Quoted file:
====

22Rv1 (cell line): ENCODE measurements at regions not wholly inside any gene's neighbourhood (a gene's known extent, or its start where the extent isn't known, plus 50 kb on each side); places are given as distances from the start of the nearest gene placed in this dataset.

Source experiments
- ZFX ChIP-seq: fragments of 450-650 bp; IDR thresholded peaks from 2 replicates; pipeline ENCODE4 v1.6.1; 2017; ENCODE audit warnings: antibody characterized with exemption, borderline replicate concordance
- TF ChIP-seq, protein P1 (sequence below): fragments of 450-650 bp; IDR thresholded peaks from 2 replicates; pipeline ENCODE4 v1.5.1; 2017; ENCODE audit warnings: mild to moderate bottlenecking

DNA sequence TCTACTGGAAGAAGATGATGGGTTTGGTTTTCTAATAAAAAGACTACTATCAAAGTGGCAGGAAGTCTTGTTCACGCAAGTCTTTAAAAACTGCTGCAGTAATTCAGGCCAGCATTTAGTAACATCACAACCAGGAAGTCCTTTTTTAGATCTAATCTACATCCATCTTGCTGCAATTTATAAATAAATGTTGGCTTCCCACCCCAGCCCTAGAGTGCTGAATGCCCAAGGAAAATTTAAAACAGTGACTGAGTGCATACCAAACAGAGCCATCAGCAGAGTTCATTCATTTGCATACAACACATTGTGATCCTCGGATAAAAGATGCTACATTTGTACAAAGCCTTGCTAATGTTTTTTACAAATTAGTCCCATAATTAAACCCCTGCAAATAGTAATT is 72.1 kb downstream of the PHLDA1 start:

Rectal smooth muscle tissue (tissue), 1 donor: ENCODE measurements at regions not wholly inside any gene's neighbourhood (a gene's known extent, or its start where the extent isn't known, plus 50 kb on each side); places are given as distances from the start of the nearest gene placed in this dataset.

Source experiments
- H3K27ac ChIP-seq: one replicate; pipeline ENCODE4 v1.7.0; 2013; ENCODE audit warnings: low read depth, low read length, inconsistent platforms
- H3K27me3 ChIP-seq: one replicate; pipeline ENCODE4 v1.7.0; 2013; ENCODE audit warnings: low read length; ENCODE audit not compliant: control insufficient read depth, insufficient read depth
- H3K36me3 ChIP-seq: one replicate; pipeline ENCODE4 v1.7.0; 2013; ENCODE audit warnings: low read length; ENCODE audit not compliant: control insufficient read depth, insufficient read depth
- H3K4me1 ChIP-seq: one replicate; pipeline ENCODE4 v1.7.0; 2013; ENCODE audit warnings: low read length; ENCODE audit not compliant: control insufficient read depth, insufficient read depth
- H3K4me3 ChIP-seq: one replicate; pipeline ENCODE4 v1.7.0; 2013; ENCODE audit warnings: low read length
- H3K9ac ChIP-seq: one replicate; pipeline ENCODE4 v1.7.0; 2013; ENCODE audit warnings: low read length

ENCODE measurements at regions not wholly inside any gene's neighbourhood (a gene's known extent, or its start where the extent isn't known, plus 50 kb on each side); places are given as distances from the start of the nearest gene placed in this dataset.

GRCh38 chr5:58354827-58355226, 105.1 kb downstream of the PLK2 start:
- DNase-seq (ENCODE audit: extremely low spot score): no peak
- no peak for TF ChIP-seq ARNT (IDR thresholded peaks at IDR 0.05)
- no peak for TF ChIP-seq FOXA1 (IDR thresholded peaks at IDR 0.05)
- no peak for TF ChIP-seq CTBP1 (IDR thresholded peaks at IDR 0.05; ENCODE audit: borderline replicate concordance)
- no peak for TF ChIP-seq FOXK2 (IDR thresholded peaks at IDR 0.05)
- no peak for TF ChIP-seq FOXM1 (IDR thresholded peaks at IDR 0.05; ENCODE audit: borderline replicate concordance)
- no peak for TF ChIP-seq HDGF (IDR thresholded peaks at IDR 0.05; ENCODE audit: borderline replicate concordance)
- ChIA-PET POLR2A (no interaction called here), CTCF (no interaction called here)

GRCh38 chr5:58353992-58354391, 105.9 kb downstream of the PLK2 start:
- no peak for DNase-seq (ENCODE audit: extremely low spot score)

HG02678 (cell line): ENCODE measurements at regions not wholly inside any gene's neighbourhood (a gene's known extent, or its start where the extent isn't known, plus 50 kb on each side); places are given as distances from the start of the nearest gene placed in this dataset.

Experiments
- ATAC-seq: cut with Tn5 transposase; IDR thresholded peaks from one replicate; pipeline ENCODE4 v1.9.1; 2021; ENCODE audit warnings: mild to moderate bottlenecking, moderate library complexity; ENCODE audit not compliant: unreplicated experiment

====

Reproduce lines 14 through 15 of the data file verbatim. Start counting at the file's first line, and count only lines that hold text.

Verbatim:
ENCODE measurements at regions not wholly inside any gene's neighbourhood (a gene's known extent, or its start where the extent isn't known, plus 50 kb on each side); places are given as distances from the start of the nearest gene placed in this dataset.

GRCh38 chr5:58354827-58355226, 105.1 kb downstream of the PLK2 start: